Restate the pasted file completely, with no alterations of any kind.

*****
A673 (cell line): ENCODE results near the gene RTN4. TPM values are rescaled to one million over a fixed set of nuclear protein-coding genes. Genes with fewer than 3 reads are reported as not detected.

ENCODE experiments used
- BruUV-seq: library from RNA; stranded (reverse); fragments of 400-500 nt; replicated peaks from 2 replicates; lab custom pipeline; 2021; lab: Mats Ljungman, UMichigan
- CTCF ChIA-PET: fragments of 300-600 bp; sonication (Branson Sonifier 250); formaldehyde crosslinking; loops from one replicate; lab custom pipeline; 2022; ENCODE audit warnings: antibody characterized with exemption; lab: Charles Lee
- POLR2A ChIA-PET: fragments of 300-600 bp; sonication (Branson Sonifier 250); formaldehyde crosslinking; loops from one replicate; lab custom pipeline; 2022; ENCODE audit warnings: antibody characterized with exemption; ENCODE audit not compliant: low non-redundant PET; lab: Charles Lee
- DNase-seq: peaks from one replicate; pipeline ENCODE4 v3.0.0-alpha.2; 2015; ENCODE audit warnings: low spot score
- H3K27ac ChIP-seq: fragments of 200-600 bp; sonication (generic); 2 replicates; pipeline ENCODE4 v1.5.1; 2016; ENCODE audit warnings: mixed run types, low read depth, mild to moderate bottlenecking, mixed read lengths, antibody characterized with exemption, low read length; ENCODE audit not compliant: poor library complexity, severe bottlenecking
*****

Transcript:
A673 (cell line): ENCODE results near the gene RTN4. TPM values are rescaled to one million over a fixed set of nuclear protein-coding genes. Genes with fewer than 3 reads are reported as not detected.

ENCODE experiments used
- BruUV-seq: library from RNA; stranded (reverse); fragments of 400-500 nt; replicated peaks from 2 replicates; lab custom pipeline; 2021; lab: Mats Ljungman, UMichigan
- CTCF ChIA-PET: fragments of 300-600 bp; sonication (Branson Sonifier 250); formaldehyde crosslinking; loops from one replicate; lab custom pipeline; 2022; ENCODE audit warnings: antibody characterized with exemption; lab: Charles Lee
- POLR2A ChIA-PET: fragments of 300-600 bp; sonication (Branson Sonifier 250); formaldehyde crosslinking; loops from one replicate; lab custom pipeline; 2022; ENCODE audit warnings: antibody characterized with exemption; ENCODE audit not compliant: low non-redundant PET; lab: Charles Lee
- DNase-seq: peaks from one replicate; pipeline ENCODE4 v3.0.0-alpha.2; 2015; ENCODE audit warnings: low spot score
- H3K27ac ChIP-seq: fragments of 200-600 bp; sonication (generic); 2 replicates; pipeline ENCODE4 v1.5.1; 2016; ENCODE audit warnings: mixed run types, low read depth, mild to moderate bottlenecking, mixed read lengths, antibody characterized with exemption, low read length; ENCODE audit not compliant: poor library complexity, severe bottlenecking